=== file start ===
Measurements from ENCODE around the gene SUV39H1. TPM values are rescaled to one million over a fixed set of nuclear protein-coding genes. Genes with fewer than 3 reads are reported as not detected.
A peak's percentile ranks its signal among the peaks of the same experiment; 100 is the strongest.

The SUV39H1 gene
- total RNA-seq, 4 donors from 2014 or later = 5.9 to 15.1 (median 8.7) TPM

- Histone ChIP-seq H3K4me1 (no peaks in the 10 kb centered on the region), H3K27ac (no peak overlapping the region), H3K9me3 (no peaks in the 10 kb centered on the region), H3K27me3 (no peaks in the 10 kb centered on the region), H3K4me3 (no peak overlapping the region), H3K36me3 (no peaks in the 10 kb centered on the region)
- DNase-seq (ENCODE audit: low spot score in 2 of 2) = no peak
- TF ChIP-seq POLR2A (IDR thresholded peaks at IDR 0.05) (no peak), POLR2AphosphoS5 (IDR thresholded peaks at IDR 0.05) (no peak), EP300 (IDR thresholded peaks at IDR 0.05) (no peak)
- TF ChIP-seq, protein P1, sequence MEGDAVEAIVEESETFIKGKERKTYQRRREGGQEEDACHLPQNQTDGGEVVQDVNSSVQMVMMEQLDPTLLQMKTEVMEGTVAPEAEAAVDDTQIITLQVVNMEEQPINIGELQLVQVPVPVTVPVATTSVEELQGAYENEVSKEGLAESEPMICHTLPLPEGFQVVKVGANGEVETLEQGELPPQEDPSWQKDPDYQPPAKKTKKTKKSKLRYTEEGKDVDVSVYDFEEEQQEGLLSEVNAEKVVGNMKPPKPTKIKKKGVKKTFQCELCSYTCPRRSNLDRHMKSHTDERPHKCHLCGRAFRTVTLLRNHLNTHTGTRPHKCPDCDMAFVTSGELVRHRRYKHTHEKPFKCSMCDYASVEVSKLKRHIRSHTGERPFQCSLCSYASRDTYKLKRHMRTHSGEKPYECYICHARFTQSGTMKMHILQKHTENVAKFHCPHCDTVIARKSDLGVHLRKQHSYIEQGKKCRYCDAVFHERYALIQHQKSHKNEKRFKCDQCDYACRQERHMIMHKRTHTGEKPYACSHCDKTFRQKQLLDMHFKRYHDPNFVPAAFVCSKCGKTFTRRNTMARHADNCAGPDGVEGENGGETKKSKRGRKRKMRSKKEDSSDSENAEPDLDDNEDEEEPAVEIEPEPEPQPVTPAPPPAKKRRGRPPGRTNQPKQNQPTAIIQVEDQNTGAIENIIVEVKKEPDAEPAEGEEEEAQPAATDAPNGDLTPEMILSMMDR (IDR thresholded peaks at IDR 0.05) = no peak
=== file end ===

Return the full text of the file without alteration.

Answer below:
Measurements from ENCODE around the gene SUV39H1. TPM values are rescaled to one million over a fixed set of nuclear protein-coding genes. Genes with fewer than 3 reads are reported as not detected.
A peak's percentile ranks its signal among the peaks of the same experiment; 100 is the strongest.

The SUV39H1 gene
- total RNA-seq, 4 donors from 2014 or later = 5.9 to 15.1 (median 8.7) TPM

- Histone ChIP-seq H3K4me1 (no peaks in the 10 kb centered on the region), H3K27ac (no peak overlapping the region), H3K9me3 (no peaks in the 10 kb centered on the region), H3K27me3 (no peaks in the 10 kb centered on the region), H3K4me3 (no peak overlapping the region), H3K36me3 (no peaks in the 10 kb centered on the region)
- DNase-seq (ENCODE audit: low spot score in 2 of 2) = no peak
- TF ChIP-seq POLR2A (IDR thresholded peaks at IDR 0.05) (no peak), POLR2AphosphoS5 (IDR thresholded peaks at IDR 0.05) (no peak), EP300 (IDR thresholded peaks at IDR 0.05) (no peak)
- TF ChIP-seq, protein P1, sequence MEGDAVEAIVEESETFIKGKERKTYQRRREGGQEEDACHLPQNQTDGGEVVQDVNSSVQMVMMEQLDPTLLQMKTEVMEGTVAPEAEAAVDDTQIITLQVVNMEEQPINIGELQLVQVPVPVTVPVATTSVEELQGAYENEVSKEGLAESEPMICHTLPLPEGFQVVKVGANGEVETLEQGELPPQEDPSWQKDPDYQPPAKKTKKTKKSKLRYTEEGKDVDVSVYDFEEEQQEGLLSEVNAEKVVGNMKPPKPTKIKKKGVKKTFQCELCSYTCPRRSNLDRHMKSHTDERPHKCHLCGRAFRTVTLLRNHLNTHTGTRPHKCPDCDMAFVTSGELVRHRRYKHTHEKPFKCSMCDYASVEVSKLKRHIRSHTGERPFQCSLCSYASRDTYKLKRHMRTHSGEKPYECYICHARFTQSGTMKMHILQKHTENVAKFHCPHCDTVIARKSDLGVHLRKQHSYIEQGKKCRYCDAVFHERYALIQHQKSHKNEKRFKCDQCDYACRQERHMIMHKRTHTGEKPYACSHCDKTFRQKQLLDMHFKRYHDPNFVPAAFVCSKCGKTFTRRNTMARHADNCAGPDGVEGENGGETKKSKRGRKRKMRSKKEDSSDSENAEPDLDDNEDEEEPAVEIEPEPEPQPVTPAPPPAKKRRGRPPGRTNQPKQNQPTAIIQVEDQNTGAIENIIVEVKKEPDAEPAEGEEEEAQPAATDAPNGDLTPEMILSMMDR (IDR thresholded peaks at IDR 0.05) = no peak